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I am building an application that includes a feature to bulk tag millions of records, more or less interactively. The user interaction is very similar to Gmail where users can tag individual emails, or bulk tag large amounts of emails. I also need quick read access to these tag memberships as well, and where the read pattern is more or less random.

Right now we're using Mysql and inserting one row for every tag-document pair. Writing millions of rows to Mysql takes a while (high I/O), even with bulk insertions and heavy optimization. We need this to be an interactive process, not a batch process.

For the data that we're storing and reading, consistency and availability of the data are not as important as performance and scalability. So in the event of system failure while the writes are occurring, I can deal with some data loss. However, the data definitely needs to be persisted to secondary storage at some point.

So, to sum up, here are the requirements:

  • Low latency bulk writes of potentially tens of millions of records
  • Data needs to be persisted in some way
  • Low latency random reads
  • Durable writes not required
  • Eventual consistency is okay

Here are some solutions I've looked at:

  • Write behind caches (Terracotta, Gigaspaces, Coherence) where records are written to memory and drained to the database asynchronously. These scare me a little because they appear to add a certain amount of complexity to the app that I'd want to avoid.
  • Highly scalable key-value stores, like MongoDB, HBase, Tokyo Tyrant
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up vote 2 down vote accepted

If you have the budget to use Coherence for this, I highly recommend doing so. There is direct support for write-behind, eventual consistency behavior in Coherence and it is very survivable to both a database outage and Coherence cluster node outages (if you use >= 3 Coherence nodes on separate JVMs, preferably on separate hosts). I have implemented this for doing high-volume CRM for a Fortune 100 company's e-commerce site and it works fantastically.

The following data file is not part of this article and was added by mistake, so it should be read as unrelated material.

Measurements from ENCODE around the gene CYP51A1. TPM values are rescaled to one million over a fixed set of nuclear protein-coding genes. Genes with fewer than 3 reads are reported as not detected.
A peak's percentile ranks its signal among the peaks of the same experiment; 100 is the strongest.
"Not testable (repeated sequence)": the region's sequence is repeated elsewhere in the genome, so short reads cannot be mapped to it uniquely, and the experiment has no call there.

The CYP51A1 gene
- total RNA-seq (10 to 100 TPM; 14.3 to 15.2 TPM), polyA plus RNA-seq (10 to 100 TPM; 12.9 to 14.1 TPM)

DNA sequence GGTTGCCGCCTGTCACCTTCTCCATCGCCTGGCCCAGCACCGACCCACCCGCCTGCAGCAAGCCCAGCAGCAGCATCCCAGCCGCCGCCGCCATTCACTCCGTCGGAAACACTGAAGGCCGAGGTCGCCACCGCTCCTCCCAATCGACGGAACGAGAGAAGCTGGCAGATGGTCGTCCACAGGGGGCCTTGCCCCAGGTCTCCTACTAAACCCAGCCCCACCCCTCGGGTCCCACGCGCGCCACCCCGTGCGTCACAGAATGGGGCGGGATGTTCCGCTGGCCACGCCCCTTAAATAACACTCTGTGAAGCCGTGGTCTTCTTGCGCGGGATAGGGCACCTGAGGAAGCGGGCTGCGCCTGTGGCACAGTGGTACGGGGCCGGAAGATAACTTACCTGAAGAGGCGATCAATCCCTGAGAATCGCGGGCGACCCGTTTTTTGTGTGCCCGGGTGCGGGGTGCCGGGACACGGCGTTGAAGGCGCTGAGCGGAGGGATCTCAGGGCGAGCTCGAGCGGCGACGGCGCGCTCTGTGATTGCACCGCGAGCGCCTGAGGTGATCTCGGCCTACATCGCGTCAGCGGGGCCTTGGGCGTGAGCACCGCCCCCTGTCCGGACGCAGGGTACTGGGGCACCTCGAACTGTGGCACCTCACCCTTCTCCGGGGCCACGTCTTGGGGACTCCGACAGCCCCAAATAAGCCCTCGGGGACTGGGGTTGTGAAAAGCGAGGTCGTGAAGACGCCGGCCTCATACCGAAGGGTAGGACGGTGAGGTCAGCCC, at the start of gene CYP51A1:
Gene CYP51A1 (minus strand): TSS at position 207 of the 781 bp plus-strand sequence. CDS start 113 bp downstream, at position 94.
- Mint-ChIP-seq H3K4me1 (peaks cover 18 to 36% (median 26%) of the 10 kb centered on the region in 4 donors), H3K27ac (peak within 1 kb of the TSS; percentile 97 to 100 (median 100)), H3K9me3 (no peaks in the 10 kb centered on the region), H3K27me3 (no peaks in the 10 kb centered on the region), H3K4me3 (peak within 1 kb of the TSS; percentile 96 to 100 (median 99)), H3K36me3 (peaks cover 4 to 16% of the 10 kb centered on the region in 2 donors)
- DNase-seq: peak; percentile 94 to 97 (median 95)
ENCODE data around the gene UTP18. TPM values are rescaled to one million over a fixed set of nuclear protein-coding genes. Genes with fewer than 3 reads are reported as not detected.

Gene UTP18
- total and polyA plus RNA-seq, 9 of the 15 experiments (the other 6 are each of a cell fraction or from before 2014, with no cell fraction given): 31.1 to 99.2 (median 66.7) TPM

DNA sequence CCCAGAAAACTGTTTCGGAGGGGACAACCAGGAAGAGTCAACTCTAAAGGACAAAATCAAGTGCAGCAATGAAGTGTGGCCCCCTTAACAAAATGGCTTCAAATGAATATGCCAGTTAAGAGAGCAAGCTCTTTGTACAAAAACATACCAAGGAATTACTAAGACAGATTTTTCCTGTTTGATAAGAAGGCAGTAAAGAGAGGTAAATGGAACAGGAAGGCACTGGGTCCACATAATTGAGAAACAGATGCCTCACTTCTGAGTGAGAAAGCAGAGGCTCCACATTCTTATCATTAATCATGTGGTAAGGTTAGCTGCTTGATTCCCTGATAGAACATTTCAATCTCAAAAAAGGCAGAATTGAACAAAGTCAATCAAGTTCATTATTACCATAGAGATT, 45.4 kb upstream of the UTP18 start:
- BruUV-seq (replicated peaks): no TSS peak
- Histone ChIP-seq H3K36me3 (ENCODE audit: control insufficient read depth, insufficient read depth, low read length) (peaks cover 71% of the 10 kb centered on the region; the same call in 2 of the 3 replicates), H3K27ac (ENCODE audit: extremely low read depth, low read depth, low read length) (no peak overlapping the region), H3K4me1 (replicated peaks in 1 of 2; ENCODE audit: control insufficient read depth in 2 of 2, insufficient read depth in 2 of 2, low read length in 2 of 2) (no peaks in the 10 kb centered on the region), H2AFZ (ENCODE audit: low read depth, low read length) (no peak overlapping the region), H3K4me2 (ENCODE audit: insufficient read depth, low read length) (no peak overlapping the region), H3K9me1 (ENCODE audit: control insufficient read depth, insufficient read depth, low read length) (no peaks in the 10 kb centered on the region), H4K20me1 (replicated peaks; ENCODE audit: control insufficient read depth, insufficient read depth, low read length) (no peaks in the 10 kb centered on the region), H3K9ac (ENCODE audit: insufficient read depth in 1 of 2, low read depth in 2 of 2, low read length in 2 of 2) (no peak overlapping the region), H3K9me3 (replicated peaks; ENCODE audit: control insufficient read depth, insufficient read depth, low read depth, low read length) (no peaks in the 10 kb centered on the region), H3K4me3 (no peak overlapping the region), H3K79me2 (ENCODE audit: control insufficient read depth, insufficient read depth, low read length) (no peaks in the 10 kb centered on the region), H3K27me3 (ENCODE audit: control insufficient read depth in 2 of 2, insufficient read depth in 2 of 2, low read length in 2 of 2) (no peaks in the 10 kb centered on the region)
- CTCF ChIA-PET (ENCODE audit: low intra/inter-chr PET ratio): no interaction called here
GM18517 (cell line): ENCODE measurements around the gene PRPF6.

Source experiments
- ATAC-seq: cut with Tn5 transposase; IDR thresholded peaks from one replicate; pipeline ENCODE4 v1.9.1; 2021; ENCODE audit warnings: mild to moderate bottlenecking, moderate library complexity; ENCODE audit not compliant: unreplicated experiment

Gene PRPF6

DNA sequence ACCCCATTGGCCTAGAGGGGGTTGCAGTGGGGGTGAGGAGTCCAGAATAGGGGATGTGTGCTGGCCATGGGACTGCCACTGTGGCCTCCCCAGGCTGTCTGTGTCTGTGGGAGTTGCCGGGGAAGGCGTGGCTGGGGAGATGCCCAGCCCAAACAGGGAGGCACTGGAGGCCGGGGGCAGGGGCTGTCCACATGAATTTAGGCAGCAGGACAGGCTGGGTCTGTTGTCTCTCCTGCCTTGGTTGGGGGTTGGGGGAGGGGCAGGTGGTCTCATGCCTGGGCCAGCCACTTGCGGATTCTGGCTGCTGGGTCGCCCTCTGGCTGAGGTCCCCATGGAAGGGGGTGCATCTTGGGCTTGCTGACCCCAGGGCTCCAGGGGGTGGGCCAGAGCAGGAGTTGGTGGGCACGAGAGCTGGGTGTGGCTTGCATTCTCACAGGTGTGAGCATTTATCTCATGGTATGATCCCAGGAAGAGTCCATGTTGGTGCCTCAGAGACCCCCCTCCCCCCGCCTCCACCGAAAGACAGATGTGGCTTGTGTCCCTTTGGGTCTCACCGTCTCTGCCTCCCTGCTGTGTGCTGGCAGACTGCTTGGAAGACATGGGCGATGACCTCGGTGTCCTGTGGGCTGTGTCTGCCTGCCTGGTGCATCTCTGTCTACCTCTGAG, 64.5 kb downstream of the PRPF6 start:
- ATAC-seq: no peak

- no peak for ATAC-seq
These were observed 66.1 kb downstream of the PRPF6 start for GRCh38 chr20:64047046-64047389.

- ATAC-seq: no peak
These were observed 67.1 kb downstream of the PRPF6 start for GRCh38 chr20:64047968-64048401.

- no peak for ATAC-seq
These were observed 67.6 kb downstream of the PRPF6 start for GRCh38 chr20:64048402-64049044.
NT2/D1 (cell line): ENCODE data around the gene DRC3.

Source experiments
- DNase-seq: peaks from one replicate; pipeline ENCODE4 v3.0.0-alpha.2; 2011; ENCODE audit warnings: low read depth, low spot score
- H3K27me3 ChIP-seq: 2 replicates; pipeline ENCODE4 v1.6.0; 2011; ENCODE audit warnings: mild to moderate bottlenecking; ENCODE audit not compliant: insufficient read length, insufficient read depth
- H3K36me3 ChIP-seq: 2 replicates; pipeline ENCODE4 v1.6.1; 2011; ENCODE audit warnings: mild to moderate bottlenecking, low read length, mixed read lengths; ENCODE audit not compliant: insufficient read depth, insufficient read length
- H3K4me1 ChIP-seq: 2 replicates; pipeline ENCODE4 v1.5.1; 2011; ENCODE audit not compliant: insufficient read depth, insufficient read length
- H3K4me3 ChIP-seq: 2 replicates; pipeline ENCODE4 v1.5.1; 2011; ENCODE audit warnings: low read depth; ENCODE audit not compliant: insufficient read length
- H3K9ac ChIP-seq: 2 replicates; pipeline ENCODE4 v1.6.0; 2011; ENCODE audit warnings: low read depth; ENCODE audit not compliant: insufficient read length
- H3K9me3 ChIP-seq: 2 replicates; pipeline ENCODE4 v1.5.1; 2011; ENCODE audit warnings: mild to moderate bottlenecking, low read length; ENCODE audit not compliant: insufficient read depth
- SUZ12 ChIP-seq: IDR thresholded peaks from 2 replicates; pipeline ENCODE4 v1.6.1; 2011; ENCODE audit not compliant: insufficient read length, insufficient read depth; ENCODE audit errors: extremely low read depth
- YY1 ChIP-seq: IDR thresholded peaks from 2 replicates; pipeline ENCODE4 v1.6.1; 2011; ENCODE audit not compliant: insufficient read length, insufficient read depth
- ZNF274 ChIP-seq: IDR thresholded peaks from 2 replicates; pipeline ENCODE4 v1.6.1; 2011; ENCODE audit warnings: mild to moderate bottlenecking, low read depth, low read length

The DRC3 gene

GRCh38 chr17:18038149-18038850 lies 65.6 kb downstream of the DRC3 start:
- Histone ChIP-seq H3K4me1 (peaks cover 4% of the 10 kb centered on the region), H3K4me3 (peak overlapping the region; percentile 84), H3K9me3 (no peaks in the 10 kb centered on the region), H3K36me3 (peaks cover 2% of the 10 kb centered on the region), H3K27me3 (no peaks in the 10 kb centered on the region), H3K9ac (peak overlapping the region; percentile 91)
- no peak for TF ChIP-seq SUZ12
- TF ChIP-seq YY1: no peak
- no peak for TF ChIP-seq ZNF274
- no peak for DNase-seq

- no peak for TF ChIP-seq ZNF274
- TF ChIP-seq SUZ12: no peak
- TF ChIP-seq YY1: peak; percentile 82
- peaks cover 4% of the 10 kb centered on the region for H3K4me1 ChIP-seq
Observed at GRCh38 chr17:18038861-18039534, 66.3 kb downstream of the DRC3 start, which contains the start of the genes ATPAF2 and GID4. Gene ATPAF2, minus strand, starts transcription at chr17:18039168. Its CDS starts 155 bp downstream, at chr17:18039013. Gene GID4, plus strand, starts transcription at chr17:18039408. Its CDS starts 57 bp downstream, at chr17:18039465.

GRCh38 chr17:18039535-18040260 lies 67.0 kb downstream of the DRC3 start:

One of the best aspects of this architecture is that you write your Java application code as if none of the write-behind behavior were taking place, and then plug in the Coherence topology and configuration that makes it happen. If you need to change the behavior or topology of Coherence later, no change in your application is required. I know there are probably a handful of reasonable ways to do this, but this behavior is directly supported in Coherence rather than having to invent or hand-roll a way of doing it.

To make a really fine point - your worry about adding application complexity is a good one. With Coherence, you simply write updates to the cache (or if you're using Hibernate it can be the L2 cache provider). Depending upon your Coherence configuration and topology, you have the option to deploy your application to use write-behind, distributed, caches. So, your application is no more complex (and, frankly unaware) due to the features of the cache.

Finally, I implemented the solution mentioned above from 2005-2007 when Coherence was made by Tangosol and they had the best possible support. I'm not sure how things are now under Oracle - hopefully still good.

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I've worked on a large project that used asyncrhonous writes althoguh in that case it was just hand-written using background threads. You could also implement something like that by offloading the db write process to a JMS queue.

One thing that will certainly speed up db writes is to do them in batches. JDBC batch updates can be orders of magnitude faster than individual writes, and if you're doing them asynchronously you can just write them 500 at a time.

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Depending on how your data is organized perhaps you would be able to use sharding, if the read latency isn't low enough you can also try to add caching. Memcache is one popular solution.

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Berkeley DB has a very high performance disk-based hash table that supports transactions, and integrates with a Java EE environment if you need that. If you're able to model the data as key/value pairs, this can be a very scalable solution.

(Note: oracle bought berkeley db about 5-10 years ago; the original product has been around for 15-20 years).

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